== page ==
United Nations condemns deployment of South Sudanese troops to disputed region of Abyei
The United Nations on Wednesday condemned the deployment of South Sudanese troops in an area of the disputed region of Abyei, which both Sudan and South Sudan claim.
The U.N. peacekeeping mission in the contested region warned that the deployment of troops in the southern part of Abyei would create “untold suffering and humanitarian concerns” for civilians in the area.
There was no immediate comment from South Sudanese authorities, and a spokesman for the ruling military in Sudan did not answer a request for comment.
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The deployment followed renewed fighting within and around Abyei, said the mission, known as UNISFA. It urged both parties to stop fighting and “allow the political process to resolve the lingering crisis.”
“UNISFA is against any form of unauthorized deployment” in Abyei, the mission said.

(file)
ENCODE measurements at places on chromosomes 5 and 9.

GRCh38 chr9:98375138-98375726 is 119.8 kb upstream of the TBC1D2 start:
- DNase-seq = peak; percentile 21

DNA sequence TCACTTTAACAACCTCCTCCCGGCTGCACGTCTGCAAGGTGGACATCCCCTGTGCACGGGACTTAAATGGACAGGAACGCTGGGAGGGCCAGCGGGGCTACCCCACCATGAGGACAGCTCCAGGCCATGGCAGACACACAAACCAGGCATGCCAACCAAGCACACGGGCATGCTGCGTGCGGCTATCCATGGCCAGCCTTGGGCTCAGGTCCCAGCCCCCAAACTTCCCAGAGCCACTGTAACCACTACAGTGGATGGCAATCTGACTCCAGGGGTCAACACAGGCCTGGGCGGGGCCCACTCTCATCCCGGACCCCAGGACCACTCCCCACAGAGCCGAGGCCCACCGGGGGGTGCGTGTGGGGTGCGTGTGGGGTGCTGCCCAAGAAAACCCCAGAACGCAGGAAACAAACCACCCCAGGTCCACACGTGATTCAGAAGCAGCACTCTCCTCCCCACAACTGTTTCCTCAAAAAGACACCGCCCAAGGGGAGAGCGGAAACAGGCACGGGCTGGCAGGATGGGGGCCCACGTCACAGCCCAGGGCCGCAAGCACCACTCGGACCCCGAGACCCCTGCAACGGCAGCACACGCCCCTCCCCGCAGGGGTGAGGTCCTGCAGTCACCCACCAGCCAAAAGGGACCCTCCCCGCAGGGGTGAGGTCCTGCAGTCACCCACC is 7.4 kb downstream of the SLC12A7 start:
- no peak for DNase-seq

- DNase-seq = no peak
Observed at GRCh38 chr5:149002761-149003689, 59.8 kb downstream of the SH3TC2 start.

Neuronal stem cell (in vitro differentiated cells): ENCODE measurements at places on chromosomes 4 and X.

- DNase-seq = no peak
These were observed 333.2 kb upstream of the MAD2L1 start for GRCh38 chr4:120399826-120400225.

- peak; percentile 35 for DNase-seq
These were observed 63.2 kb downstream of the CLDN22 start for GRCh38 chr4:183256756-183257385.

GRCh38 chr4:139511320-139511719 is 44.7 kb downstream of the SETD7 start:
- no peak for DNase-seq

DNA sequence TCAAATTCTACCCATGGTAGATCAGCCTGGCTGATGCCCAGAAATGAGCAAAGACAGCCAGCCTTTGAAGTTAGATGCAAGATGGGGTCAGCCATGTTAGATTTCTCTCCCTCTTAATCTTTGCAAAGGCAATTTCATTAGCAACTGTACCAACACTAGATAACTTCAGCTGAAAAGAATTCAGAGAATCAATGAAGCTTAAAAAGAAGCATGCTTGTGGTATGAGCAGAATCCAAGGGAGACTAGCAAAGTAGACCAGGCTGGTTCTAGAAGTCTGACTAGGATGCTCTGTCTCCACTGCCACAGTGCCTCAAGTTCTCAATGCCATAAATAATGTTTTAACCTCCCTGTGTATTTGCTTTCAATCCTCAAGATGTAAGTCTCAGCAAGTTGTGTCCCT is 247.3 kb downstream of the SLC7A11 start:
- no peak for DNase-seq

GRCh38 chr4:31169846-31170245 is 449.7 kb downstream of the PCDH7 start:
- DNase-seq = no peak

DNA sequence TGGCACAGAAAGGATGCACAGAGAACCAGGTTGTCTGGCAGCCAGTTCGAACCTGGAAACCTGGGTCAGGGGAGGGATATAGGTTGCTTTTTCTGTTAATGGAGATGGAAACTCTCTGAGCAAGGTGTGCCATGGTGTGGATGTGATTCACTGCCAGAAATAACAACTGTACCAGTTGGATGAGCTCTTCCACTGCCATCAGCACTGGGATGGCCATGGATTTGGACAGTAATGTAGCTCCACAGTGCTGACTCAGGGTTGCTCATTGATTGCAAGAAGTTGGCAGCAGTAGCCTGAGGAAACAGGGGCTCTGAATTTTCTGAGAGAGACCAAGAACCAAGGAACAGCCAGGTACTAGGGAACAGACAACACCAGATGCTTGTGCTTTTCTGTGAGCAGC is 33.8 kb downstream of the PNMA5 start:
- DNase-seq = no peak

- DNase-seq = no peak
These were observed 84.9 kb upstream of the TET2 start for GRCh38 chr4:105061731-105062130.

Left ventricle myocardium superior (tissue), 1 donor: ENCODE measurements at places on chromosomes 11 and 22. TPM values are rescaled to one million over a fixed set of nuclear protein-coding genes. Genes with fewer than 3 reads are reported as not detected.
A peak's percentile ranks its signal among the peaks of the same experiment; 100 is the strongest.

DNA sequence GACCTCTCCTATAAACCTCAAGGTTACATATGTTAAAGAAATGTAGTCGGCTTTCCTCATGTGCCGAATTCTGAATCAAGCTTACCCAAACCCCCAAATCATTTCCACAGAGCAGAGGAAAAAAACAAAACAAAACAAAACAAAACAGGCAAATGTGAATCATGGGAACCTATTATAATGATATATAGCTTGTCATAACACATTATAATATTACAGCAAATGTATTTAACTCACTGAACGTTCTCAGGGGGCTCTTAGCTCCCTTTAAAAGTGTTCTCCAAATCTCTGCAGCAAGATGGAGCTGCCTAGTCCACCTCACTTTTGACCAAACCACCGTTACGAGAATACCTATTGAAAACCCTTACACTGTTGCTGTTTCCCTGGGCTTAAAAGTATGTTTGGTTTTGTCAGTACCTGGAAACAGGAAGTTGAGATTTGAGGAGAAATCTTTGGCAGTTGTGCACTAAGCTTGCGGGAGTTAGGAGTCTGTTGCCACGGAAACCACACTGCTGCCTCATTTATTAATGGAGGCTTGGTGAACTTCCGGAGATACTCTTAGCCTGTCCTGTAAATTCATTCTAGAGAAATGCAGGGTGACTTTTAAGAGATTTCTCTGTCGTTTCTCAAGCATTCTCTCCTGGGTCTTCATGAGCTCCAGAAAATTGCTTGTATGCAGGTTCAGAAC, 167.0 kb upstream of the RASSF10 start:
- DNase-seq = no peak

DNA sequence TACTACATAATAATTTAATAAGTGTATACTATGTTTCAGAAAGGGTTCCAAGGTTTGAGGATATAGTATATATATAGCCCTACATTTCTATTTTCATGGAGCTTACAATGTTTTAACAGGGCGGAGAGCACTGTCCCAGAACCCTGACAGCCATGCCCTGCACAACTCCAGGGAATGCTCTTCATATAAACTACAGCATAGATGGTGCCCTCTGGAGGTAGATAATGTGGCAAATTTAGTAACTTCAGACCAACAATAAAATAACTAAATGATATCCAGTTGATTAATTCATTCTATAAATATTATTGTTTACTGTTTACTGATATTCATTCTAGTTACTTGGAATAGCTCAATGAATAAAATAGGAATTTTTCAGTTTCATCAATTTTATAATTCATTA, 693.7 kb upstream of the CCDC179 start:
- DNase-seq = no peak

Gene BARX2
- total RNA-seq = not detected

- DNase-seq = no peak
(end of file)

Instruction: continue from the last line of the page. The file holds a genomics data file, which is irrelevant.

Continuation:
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The mission statement did not elaborate on the fighting. Local media, however, reported that the latest clashes between Nuer and Dinka Ngok tribes in the region grew out of cattle rustling late last month. Citing local authorities, Sudan Tribune news website said at least 18 people were killed and nine were wounded.
UNISFA said it has reinforced peacekeepers in the area and “is closely monitoring the situation.”
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The dispute between Sudan and South Sudan over oil-rich Abyei began when South Sudan gained independence from Sudan following a 2005 peace deal, after decades of civil war between Sudan’s north and south.
The deal called for both sides to settle the final status of Abyei through negotiations, but it is still unresolved. U.N. peacekeepers were deployed to the region in 2011, the year South Sudan became an independent country.
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